This utopian/dystopian conundrum is the subject of John Markoff’s thought provoking treatise, “Machines of Loving Grace” (2015, Ecco/HarperCollins). The title of Mr. Markoff’s book is taken from “All Watched Over by Machines of Loving Grace,” a poem by Richard Brautigan, written in 1967; unease over encroaching automation has been with us for decades now. Such works offer disquieting views of what may yet become of our every-evolving relationship with our machines of wonder. The possibilities that face us are succinctly summed up by Markoff’s final chapter’s title: “Masters, Slaves or Partners?” It’s an interesting question with no precise conclusion – the future will be what we make of it... or what it makes of us.

What we know for sure is that the parade of progress is relentless. Early robotics took away the assembly line jobs that politicians like to pretend are on their way back; those jobs are gone forever and others like them are getting ready to leave. The first-generation systems were very accomplished at repetitive tasks but weren’t powerful enough for real-time decision-making, nor were they independently mobile. With those kinds of limitations, widespread human obsolescence wasn’t really a viable proposition. However, Moore’s law (Intel co-founder, Gordon Moore), the theory that computing power doubles biannually, is alive and well and hard at work; capacity continues to increase geometrically as unit costs continue to decline. Today the human obsolescence forecast has changed – that possibility is both real and reasonably affordable.

Will American companies take advantage of our technical prowess and make every effort to fast track a robotic revolution? Count on it. Even if human and robotic work products were identical, the work processes would make them radically different. Sure, one can certainly draw analogies – people get sick and machines break down. People must be trained and retrained, machines must be programmed, adjusted and reprogrammed. But there the similarities wane. Human work is shaped by attitude, colored by mood, factored by attention span and simply ignored on a tough Friday afternoon when the traffic is bad and the need to be at home is high. Robotic devices don’t suffer from depression, don’t have family issues, ask for the day off or resent the need to work late. When robots underperform, replacing them with something that’s younger, smaller and costs less isn’t an ethical crisis or a legal issue. Performance reviews aren’t required and neither are raises, recognition, birthday celebrations, encouragement, counseling or non-denominational holiday parties. Not only do the line workers do a better job, so do their supervisors. There’s only one little drawback to this workers’ paradise: human beings need not apply.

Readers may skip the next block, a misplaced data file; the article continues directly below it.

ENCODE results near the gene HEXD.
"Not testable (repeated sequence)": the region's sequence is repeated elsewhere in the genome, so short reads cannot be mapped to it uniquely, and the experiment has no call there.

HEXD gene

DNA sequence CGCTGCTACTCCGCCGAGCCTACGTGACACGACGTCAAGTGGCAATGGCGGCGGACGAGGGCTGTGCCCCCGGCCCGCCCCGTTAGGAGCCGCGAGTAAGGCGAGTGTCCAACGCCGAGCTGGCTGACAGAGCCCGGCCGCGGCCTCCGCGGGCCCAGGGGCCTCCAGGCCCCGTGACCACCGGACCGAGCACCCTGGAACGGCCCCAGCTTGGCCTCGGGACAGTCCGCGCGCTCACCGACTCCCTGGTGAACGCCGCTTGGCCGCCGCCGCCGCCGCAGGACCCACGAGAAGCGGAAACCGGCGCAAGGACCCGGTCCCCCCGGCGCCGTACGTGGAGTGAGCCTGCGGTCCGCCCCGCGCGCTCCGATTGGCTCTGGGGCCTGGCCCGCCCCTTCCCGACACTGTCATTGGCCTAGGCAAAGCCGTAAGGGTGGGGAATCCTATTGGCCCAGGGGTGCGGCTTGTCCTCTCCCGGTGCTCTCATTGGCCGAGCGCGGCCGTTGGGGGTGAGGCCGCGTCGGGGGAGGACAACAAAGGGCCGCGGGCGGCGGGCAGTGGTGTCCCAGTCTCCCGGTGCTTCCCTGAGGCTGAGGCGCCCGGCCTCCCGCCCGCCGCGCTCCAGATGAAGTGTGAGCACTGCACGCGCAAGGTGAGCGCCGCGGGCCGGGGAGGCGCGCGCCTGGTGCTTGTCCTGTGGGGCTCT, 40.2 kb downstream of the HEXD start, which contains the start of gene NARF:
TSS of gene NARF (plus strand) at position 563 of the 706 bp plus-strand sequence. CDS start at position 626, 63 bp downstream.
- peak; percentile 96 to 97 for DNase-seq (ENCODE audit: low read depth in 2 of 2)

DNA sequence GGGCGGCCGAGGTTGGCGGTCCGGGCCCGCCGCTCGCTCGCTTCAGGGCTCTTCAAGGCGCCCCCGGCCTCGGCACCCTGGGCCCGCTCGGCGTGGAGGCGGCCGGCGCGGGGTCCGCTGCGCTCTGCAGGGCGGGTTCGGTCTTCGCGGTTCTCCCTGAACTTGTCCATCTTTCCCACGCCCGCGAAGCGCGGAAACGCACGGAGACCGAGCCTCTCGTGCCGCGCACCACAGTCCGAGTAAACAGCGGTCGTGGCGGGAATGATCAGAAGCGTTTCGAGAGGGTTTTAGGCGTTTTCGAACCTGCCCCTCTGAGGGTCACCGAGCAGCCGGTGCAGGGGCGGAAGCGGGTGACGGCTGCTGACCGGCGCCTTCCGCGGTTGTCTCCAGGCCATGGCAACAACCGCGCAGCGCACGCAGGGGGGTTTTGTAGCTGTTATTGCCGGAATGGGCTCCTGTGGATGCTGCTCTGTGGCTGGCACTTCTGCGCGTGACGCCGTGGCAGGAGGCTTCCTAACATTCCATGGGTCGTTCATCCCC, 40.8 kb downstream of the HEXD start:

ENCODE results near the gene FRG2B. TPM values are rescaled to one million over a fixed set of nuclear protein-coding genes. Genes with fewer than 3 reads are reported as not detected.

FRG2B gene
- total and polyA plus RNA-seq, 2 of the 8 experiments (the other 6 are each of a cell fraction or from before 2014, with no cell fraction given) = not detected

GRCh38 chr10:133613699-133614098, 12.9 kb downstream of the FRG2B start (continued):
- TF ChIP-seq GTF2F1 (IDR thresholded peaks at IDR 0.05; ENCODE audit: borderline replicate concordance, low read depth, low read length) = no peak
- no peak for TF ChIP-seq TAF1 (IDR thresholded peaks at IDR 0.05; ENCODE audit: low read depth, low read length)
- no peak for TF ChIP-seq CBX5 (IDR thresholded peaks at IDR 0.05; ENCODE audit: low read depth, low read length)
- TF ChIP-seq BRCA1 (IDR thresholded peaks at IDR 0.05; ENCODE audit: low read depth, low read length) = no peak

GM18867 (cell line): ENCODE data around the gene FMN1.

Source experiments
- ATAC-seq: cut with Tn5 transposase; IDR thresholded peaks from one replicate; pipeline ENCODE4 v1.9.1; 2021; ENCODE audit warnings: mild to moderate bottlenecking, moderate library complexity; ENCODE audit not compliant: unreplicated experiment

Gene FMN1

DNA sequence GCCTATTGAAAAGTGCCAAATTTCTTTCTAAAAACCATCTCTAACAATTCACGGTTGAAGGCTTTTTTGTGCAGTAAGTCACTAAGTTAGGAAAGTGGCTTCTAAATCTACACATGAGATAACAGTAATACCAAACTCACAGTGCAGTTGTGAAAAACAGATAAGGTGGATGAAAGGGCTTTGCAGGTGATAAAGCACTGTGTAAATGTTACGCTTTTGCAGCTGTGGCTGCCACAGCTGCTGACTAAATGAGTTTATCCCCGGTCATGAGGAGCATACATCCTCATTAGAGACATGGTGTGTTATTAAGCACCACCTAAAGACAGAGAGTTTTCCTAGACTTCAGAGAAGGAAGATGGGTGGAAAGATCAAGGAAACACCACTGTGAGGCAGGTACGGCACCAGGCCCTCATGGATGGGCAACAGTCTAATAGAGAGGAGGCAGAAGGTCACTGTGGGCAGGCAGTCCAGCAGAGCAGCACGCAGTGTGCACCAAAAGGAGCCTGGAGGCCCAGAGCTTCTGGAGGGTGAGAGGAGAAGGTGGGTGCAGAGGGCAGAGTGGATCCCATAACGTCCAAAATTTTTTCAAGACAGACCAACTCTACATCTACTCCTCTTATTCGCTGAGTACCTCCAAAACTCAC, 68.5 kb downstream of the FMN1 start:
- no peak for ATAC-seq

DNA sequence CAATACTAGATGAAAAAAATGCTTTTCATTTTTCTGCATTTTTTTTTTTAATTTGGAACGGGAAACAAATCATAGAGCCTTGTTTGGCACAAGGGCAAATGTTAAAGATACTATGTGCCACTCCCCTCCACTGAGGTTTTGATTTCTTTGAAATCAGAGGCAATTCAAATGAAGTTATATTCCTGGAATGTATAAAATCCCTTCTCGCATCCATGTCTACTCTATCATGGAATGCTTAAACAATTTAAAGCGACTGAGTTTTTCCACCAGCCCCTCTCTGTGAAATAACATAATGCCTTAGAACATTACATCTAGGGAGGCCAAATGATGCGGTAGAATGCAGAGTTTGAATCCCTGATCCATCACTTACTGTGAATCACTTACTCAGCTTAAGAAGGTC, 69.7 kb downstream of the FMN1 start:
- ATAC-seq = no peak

In an economically driven society, there is no justification for human labor unless it is the lowest-cost alternative, which it will never be. Human frailties and expectations mean that the flesh-and-blood set requires extensive accommodation. They’re going to want living wages, clean and safe working environments, healthcare, secure futures with advancement possibilities, retirement benefits, and, dammit, personal fulfillment and job gratification. All of this adds up to a non-competitive non-starter. 

Although the technocracy may be gearing up for post-modernism, I fear that the working population is unaware of the tsunami headed their direction. Markoff quotes Sebastian Thrun, an academic, Google pioneer and mobile robotics engineer. Thrun hypothesizes that “within three decades as much as 90 percent of all jobs will be made obsolete by advancing artificial intelligence (AI) and robotic technologies.” Our Great Recession of 2007-2009 produced its highest unemployment rate in October 2009, coming in at 10 percent. At its very worst, the unemployment rate in the Great Depression of 1929-1939 hit 25 percent in 1933. If Thrun turns out to be only half right, a 45 percent unemployment or under-employment rate would be catastrophic; 90 percent is unimaginable. 

All this dystopian hypothesizing can sound alarmist, and maybe it’s best that it does. I’ve already been told that it isn’t realistic to eliminate professional jobs like teachers, doctors and lawyers. Oddly, those are the best examples of what can happen, because it already has. We now use technology to allow a single teacher to educate in classrooms around the world, a single doctor to diagnose from afar, and a single law application to generate a will, a contract or articles of incorporation for a flat fee and shipping charges. It’s not that the work is any easier or any less necessary; it’s just that it no longer requires a platoon of workers to get it done. We’re not waiting on C-3PO; we already have YouTube, WebMD and LegalZoom.   

What kind of social changes might we reasonably foresee in a society in which the population has realized the utopian dream of a work-free existence? Well, first we are all pretty clear that unemployment doesn’t pay very well. If 90 percent of the population will be unemployed, then 90 percent of the population will be on unemployment benefits or a universal basic income. (Watch as this idea gains traction and spreads like wildfire – it’s already being prototyped in Finland. This might be the first time you’ve heard of it, but it will not be the last.)